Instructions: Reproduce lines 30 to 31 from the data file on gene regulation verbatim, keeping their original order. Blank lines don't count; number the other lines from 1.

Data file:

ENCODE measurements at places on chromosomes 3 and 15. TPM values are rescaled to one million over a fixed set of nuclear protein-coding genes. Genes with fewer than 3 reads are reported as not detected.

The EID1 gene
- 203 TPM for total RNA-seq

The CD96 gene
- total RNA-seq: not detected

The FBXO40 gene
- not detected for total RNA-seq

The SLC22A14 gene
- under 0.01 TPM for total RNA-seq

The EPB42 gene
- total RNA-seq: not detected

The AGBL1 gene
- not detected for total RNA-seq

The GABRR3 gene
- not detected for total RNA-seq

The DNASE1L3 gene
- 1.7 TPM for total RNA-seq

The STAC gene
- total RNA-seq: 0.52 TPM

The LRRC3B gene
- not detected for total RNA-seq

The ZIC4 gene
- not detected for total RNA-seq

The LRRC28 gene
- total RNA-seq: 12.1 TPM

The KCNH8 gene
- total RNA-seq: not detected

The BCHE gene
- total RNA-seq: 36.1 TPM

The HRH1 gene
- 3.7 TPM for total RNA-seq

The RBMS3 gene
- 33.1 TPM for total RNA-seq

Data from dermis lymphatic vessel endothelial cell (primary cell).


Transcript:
The HRH1 gene
- 3.7 TPM for total RNA-seq